Instrumental texture profile analysis
The hardness values of amaranth incorporated meat breads increased with the level of incorporation (Table 3). The T3 and T2 samples required significantly (P<0.05) higher force of compression than control. The effect might be due to the dilution of gluten content.

Table 3: Instrumental texture profile of the amaranth flour incorporated meat bread.

Springiness values indicate the rapidity and degree of recovering after a deforming force. Pourafshar et al., (2015) reported that firmness of barbari bread increased by replacing 20% of wheat flour with amaranth flour. Whereas contrary to our results San-Penella et al. (2013) observed amaranth substitution did not produce significant changes in crumb hardness until 40 g/100 g substitution. The springiness values increased with amaranth incorporation which differed significantly (P<0.05) from control. This increased springiness of treatment might be attributed to the six times higher lipid content of amaranth flour than wheat flour, which act as a surface-active agent San-Penella et al. (2013). The higher lipid content of amaranth improves elasticity in breads by stabilising entrapped gases Alvarez-Jubete et al. (2010). Similar studies indicating higher elasticity in amaranth incorporated bread with increasing level of incorporation have been reported earlier (Nasir et al., 2020).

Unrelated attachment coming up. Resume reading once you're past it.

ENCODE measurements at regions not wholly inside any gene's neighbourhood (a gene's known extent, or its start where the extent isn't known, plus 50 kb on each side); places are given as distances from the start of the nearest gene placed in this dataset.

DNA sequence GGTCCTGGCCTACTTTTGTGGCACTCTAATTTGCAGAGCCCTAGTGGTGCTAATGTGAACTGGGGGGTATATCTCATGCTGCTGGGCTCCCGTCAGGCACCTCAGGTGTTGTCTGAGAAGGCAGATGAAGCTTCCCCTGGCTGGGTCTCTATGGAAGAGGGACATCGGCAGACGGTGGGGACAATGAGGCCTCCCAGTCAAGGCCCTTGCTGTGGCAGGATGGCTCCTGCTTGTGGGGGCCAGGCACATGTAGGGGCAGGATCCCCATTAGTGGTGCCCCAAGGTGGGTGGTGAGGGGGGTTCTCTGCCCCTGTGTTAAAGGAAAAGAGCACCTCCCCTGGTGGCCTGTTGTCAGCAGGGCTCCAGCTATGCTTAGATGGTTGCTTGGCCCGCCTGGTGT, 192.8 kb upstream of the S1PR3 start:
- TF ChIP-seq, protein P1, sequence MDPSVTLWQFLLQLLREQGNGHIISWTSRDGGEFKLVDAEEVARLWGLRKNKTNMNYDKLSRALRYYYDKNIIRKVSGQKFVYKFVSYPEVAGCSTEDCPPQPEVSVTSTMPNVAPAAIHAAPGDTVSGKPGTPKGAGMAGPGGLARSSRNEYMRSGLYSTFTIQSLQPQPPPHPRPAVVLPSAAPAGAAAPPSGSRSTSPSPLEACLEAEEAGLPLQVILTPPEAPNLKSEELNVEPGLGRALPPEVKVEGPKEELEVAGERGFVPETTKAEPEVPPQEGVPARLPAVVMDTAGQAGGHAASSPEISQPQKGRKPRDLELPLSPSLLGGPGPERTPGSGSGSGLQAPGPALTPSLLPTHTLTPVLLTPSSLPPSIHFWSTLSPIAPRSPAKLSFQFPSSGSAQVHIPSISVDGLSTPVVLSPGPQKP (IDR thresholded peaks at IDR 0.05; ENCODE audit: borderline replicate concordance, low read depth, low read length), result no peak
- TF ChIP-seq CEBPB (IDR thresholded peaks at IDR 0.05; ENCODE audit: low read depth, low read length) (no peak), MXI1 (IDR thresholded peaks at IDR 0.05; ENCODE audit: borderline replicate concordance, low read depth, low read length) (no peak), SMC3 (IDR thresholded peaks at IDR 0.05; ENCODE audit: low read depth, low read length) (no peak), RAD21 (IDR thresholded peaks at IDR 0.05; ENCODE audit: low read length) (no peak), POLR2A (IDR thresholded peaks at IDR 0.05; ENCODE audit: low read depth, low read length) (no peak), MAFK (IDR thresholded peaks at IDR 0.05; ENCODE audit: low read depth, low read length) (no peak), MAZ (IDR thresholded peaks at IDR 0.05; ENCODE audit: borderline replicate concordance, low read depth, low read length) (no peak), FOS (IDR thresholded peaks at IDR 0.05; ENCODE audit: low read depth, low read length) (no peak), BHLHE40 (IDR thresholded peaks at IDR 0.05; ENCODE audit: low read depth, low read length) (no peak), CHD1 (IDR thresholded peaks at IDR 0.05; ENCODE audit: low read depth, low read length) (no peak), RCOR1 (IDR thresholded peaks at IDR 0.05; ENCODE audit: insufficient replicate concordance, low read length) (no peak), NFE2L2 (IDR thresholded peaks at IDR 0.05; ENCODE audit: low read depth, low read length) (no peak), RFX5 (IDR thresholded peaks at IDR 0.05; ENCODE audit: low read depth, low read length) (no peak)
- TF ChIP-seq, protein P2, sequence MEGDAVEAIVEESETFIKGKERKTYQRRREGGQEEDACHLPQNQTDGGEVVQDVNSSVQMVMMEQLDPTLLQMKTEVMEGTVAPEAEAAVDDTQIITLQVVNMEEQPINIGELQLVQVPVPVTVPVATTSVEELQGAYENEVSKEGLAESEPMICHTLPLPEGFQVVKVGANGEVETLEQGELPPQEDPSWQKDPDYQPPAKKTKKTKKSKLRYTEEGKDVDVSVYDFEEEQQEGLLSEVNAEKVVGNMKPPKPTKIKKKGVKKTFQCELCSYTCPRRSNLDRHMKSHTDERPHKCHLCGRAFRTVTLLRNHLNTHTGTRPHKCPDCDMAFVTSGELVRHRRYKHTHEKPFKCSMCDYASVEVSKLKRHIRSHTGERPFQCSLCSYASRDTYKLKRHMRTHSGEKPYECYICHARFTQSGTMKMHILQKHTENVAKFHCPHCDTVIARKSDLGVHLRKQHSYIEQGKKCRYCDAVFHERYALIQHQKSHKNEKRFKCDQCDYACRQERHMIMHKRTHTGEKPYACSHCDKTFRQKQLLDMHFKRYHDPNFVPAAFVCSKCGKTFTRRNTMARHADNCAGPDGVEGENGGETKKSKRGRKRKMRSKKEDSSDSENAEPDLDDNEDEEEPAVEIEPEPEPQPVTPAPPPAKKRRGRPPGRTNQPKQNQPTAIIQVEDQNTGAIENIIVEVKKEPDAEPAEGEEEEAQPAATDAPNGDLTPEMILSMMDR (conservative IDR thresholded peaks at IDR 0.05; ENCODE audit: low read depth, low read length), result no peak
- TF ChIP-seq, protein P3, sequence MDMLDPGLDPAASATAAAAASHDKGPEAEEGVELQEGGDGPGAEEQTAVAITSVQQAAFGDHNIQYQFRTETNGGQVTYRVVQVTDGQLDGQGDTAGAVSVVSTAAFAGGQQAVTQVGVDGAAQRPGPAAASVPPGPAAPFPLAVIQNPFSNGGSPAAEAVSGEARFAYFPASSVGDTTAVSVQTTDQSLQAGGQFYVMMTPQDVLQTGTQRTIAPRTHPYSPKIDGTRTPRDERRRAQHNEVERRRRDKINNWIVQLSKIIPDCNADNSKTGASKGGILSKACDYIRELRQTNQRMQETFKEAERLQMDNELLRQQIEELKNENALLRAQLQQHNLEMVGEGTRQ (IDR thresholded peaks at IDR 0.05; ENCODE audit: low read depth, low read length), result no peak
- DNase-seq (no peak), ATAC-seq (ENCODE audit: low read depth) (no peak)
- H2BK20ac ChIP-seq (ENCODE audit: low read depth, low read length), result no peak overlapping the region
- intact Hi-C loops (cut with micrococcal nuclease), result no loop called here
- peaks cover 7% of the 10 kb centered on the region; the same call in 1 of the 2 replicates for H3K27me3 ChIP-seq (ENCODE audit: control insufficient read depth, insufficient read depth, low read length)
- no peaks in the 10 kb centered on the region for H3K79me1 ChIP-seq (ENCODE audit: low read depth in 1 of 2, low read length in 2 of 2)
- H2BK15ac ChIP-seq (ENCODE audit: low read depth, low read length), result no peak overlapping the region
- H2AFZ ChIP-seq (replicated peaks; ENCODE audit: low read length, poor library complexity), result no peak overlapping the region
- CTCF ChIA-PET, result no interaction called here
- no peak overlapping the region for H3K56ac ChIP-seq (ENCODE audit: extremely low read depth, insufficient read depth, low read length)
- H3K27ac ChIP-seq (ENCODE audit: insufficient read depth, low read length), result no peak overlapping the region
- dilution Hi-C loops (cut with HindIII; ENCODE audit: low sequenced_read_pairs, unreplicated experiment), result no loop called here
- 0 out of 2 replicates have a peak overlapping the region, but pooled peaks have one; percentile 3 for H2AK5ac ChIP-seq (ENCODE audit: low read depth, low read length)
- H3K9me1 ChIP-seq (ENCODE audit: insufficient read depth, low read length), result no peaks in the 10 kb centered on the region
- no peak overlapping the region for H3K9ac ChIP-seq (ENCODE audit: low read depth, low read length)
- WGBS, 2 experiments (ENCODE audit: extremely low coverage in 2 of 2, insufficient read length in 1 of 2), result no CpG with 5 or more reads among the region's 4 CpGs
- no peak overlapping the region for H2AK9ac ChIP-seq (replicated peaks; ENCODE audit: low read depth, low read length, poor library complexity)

The cohesiveness and gumminess values decreased non-significantly (P>0.05) with the amaranth replacement. The decrease in values might be attributed to the poorer matrices of bread due to higher gluten reduction. The chewiness value increased with the increase in amaranth flour level in breads. Resilience is breads is a combined function of proteins, fibres and carbohydrates (Liu et al., 2019). Amaranth replacement did not significantly affect the resilience of breads which might be due the fact that the increase in fibre content was counteracted by the decrease in carbohydarate while, change in protein content was insignificant (P>0.05).
Instrumental colour analysis
Colour is a perceived quality that influences consumer purchasing behavior (Umaraw and Verma, 2016). The result revealed that redness values increased from 2.68 in control to 3.94 in T3 (Fig 2). A proportionate significant (P<0.05) increase was observed with level of incorporation which might be attributed to the inherent dark colour of amaranthus. The yellowness values increased non-significantly (P>0.05) with the level of amaranth addition in breads. The mean values for chroma also increased non-significantly (P>0.05) from 16.05 in control to 17.60 in T3. Amaranth addition to developed breads brought about significant effects at higher level of incorporation. The mean values differed significantly (P<0.05) at 10 % and 15% replacement from control and T1 (5%).

Fig 2: Colour indices of amaranth flour incorporated meat bread.

Sensory evaluation
Colour and appearance of crust and crumb of developed amaranth incorporated breads was rated higher than that of control by the sensory panelists (Table 4). Amaranth incorporation produced darker crusts which was preferred over lighter colour of control. Increased darkness might be attributed to the inherent colour of the amaranth flour. Amaranth flour contains betacyanin pigment which imparts darker colour to the final product in comparison to wheat which lacks this pigment (Tamsen et al., 2018). Similarly, Rosell et al., (2009) observed that replacement of wheat flour by up to 50% of amaranth led to darker breads with good sensory perception.